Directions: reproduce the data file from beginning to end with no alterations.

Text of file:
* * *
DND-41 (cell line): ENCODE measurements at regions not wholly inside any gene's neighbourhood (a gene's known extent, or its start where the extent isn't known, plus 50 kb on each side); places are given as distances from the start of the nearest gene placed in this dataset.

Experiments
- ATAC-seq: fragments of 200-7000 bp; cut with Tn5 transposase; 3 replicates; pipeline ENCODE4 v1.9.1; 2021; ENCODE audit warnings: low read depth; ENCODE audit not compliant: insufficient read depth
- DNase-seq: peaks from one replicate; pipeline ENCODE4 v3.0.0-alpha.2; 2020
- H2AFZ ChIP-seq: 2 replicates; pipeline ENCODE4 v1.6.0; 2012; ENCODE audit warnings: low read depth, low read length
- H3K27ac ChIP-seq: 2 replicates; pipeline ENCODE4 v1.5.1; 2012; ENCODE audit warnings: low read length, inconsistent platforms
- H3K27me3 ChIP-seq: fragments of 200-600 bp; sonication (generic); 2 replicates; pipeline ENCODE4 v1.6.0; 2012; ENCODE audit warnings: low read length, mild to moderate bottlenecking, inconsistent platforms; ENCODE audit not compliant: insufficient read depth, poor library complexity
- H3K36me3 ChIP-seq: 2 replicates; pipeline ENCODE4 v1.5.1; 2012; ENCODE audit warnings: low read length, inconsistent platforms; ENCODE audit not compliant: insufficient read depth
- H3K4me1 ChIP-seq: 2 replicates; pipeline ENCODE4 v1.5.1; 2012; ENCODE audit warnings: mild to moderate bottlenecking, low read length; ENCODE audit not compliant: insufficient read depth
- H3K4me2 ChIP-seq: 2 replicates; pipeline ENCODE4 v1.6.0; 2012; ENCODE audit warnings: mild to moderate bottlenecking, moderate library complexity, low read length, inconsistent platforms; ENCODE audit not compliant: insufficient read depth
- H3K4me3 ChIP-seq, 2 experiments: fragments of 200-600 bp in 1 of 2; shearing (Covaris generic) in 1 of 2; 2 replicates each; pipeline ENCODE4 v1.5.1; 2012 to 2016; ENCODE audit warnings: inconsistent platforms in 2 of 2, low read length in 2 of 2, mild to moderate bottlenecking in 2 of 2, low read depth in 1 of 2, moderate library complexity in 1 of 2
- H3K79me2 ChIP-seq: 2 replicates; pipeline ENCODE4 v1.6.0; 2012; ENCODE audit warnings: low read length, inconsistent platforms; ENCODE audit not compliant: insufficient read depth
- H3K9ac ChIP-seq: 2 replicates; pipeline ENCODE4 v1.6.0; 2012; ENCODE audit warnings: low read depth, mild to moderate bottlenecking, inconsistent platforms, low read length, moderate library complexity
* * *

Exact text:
DND-41 (cell line): ENCODE measurements at regions not wholly inside any gene's neighbourhood (a gene's known extent, or its start where the extent isn't known, plus 50 kb on each side); places are given as distances from the start of the nearest gene placed in this dataset.

Experiments
- ATAC-seq: fragments of 200-7000 bp; cut with Tn5 transposase; 3 replicates; pipeline ENCODE4 v1.9.1; 2021; ENCODE audit warnings: low read depth; ENCODE audit not compliant: insufficient read depth
- DNase-seq: peaks from one replicate; pipeline ENCODE4 v3.0.0-alpha.2; 2020
- H2AFZ ChIP-seq: 2 replicates; pipeline ENCODE4 v1.6.0; 2012; ENCODE audit warnings: low read depth, low read length
- H3K27ac ChIP-seq: 2 replicates; pipeline ENCODE4 v1.5.1; 2012; ENCODE audit warnings: low read length, inconsistent platforms
- H3K27me3 ChIP-seq: fragments of 200-600 bp; sonication (generic); 2 replicates; pipeline ENCODE4 v1.6.0; 2012; ENCODE audit warnings: low read length, mild to moderate bottlenecking, inconsistent platforms; ENCODE audit not compliant: insufficient read depth, poor library complexity
- H3K36me3 ChIP-seq: 2 replicates; pipeline ENCODE4 v1.5.1; 2012; ENCODE audit warnings: low read length, inconsistent platforms; ENCODE audit not compliant: insufficient read depth
- H3K4me1 ChIP-seq: 2 replicates; pipeline ENCODE4 v1.5.1; 2012; ENCODE audit warnings: mild to moderate bottlenecking, low read length; ENCODE audit not compliant: insufficient read depth
- H3K4me2 ChIP-seq: 2 replicates; pipeline ENCODE4 v1.6.0; 2012; ENCODE audit warnings: mild to moderate bottlenecking, moderate library complexity, low read length, inconsistent platforms; ENCODE audit not compliant: insufficient read depth
- H3K4me3 ChIP-seq, 2 experiments: fragments of 200-600 bp in 1 of 2; shearing (Covaris generic) in 1 of 2; 2 replicates each; pipeline ENCODE4 v1.5.1; 2012 to 2016; ENCODE audit warnings: inconsistent platforms in 2 of 2, low read length in 2 of 2, mild to moderate bottlenecking in 2 of 2, low read depth in 1 of 2, moderate library complexity in 1 of 2
- H3K79me2 ChIP-seq: 2 replicates; pipeline ENCODE4 v1.6.0; 2012; ENCODE audit warnings: low read length, inconsistent platforms; ENCODE audit not compliant: insufficient read depth
- H3K9ac ChIP-seq: 2 replicates; pipeline ENCODE4 v1.6.0; 2012; ENCODE audit warnings: low read depth, mild to moderate bottlenecking, inconsistent platforms, low read length, moderate library complexity